As for privatizations of state industries, some fear a quick, shotgun approach will play into the hands of the nomenklatura. "Currently there is a strong push by Prime Minister Yegor Gaidar and those around him to privatize everything as quickly as possible," says Boris Milner, an economist at the Russian Academy of Sciences in Moscow. "But we must be very careful not to privatize before we have created a deregulated environment in which the new private companies will compete openly with other companies. . . . Privatization must be done in the context of a competitive market in which contract laws have been established."
Perhaps the most important economic contract needed to establish trust in the legal market is a strong and stable currency. "Every ruble note is a contract between the people and the government," says Institute for Social and Economic Studies director Anatoli Kogut. "This contract must not be broken again."
But even if Russian officials honor the currency contract, other economic rules being established make incorporation of small enterprises exceedingly difficult. "When you add all the taxes you are now forced to pay, sometimes it's better to quit," says Vladimir Svirski, a Russian entrepreneur who has helped incorporate hundreds of small firms. "Then you have the different regulations made by both Moscow and Russian authorities -- some of which directly contradict each other. A market doesn't seem to be enough for many of the rule-makers. They want a supermarket which they can control."
Tax and regulatory requirements are astounding. A 28% value-added tax can, because of different rules adopted by central and local governments, be applied at several stages of the production and distribution line and add up to almost 90%. Employers must pay a minimum 28% "social security" tax for each employee, which quickly rises to 37% with higher wages. This often discourages bosses from increasing wages. Finally, a 60% top rate on personal income kicks in at $6,000 a year, hardly a fortune even by Russian standards.
While the Russian Parliament wants to lower tax rates, Prime Minister Gaidar is warning that any tax rate cuts would imperil loans from the IMF. "Our creditors will immediately stop talks because such a decision would break a mutual understanding on responsible monetary policies," Mr. Gaidar told Parliament last Thursday. Mr. Gaidar said the government would lose a third of its revenues if the legislature approved a proposal to cut the VAT in half and bring the top income tax rate down to 30%.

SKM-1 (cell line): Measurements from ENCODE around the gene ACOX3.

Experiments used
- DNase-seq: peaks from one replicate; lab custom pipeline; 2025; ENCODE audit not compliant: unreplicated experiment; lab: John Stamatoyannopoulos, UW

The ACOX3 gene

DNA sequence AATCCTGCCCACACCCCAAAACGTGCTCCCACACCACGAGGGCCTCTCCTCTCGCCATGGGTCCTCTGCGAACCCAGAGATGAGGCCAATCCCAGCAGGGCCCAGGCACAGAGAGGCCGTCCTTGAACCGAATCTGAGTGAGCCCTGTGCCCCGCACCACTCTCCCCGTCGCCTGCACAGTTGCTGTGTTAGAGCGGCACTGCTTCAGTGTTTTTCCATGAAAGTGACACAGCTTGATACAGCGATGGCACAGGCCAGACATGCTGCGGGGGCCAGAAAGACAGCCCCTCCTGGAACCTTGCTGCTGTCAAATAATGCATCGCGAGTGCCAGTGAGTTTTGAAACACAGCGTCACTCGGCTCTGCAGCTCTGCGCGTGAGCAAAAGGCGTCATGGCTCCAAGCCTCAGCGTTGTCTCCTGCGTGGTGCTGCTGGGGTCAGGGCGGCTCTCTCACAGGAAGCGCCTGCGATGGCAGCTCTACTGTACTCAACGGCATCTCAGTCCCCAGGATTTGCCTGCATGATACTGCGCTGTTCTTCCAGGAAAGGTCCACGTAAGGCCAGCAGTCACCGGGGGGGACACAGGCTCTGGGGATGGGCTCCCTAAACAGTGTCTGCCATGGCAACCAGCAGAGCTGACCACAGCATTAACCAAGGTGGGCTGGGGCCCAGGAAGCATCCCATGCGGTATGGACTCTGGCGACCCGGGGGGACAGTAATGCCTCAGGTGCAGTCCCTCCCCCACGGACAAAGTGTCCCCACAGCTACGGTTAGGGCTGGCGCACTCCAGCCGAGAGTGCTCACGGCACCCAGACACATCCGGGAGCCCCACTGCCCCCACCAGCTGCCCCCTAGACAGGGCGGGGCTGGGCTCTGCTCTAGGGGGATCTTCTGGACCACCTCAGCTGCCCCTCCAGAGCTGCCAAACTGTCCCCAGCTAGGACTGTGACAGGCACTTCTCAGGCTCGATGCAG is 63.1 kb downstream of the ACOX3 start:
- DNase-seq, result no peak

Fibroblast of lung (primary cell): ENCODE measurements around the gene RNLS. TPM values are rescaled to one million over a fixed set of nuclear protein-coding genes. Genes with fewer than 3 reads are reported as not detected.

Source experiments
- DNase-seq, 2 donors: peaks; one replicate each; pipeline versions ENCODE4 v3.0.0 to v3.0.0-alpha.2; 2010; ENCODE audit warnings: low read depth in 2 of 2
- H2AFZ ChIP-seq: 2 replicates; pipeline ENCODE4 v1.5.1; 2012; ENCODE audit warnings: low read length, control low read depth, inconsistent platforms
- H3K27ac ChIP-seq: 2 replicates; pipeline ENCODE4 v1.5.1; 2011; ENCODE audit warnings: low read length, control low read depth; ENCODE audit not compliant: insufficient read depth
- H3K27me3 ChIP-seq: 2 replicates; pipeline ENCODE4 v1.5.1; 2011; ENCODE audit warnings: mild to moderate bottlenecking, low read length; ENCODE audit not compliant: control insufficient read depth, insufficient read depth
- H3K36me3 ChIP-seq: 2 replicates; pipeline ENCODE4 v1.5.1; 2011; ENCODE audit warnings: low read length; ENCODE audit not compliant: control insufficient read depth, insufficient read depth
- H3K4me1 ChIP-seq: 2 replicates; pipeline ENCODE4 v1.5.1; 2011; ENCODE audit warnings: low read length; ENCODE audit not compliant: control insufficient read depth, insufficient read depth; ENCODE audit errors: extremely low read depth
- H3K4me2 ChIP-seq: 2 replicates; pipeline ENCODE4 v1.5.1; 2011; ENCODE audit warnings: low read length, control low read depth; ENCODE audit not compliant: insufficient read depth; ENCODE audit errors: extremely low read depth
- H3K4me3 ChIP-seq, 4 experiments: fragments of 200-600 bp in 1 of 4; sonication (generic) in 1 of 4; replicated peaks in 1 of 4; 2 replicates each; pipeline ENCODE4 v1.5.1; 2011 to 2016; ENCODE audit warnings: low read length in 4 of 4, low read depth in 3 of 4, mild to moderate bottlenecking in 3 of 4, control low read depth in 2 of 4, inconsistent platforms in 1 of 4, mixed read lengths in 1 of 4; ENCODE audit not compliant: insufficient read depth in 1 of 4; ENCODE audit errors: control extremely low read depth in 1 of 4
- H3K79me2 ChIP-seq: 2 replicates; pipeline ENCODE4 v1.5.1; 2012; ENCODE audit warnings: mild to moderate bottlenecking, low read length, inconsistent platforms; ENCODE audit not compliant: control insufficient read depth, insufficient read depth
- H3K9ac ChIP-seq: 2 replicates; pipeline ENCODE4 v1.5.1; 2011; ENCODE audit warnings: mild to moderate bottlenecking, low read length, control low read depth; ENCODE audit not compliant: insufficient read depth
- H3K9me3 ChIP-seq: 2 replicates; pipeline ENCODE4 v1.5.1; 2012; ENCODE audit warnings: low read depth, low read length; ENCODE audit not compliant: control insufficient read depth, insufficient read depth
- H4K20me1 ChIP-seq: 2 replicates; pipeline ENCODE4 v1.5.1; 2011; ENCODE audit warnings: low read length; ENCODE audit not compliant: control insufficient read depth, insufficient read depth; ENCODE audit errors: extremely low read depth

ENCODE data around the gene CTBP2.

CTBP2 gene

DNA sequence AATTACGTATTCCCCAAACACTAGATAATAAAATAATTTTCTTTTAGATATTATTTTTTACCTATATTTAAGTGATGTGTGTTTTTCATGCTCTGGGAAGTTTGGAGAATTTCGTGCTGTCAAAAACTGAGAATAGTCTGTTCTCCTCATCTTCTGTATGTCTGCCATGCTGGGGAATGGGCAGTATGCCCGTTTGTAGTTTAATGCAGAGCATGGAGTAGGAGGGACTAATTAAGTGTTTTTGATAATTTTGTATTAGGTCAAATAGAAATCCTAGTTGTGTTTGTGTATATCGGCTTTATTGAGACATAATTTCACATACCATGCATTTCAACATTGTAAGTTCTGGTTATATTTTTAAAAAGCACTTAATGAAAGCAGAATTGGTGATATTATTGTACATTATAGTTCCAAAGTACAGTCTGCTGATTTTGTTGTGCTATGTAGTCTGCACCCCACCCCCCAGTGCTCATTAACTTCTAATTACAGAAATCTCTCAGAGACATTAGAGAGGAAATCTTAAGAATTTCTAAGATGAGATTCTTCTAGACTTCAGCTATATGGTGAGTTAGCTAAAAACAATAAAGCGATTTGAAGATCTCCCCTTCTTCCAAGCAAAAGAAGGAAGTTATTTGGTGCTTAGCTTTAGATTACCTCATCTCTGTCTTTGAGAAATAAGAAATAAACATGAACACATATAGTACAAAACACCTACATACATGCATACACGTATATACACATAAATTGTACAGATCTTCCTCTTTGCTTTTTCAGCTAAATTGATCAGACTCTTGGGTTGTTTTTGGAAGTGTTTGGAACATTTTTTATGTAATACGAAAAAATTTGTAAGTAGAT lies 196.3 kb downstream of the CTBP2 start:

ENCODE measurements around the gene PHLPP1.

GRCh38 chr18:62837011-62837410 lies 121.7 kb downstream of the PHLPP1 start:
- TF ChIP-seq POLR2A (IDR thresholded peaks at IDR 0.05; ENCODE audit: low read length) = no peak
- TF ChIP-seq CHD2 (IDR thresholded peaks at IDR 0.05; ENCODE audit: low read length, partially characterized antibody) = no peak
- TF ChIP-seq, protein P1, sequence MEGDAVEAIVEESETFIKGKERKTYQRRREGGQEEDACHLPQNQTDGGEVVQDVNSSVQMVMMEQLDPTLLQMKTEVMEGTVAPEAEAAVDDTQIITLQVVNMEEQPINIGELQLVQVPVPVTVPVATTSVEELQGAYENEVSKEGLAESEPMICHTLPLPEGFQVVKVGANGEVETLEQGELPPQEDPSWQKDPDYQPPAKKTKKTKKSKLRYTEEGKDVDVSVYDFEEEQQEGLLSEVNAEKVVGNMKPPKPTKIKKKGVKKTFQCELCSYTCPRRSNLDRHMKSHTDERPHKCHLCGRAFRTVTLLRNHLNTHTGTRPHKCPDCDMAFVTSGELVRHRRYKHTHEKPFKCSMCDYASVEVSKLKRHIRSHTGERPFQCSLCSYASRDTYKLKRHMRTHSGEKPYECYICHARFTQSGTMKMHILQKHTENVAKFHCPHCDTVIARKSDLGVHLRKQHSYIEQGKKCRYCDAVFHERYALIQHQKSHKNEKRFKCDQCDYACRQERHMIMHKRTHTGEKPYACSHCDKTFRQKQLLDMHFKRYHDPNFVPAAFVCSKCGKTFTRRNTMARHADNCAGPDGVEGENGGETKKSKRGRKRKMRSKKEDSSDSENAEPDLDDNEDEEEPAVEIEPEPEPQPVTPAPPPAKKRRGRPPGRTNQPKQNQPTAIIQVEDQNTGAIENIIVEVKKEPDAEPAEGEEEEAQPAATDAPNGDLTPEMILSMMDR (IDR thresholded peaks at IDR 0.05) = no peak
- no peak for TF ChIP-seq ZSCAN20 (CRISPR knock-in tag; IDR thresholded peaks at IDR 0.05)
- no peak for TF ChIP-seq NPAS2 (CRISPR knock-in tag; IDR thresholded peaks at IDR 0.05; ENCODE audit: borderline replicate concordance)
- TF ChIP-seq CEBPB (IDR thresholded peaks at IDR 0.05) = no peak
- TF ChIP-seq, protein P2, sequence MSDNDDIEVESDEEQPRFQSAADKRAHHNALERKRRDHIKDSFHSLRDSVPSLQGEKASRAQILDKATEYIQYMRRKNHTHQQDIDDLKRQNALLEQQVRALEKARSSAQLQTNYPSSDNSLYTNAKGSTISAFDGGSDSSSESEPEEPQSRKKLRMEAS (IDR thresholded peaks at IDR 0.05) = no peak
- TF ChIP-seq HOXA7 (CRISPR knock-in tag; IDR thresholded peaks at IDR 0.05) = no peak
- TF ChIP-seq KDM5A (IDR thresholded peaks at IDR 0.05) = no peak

Others complain that if tax rates remain high, government revenues will continue to fall, and thus the deficit will increase. "The government was mistaken in believing that higher tax rates would bring in more revenue," says Mr. Kogut. "That didn't happen. We must lower taxes. Otherwise we will get no real growth, and the people will lose all faith."
Still, with all the tax and regulatory barriers, many of Russia's new entrepreneurs have not lost faith. In fact, merely the process of beginning new ventures has a way of cleansing the system of bad habits.
Elena George is the author of a screenplay that will be among the first films financed by Russian entrepreneurs. Her husband, who is an American lawyer working in Moscow, helped her prepare contracts with the workers and investors. "The old socialist contracts were very loose and based on a system that was completely arbitrary. But in preparing this free-market contract, we are tightening up the way in which the industry works and making it much more efficient. Five years ago, I would have been pessimistic. But these changes have built an enormous momentum that can't be stopped."
Back in Moscow, economist Boris Milner weighs in with the optimists: "I've got to be optimistic. I've worked all my life to see Russia change like this. We can't go back. If we do . . ." He stops and points his index finger to his temple.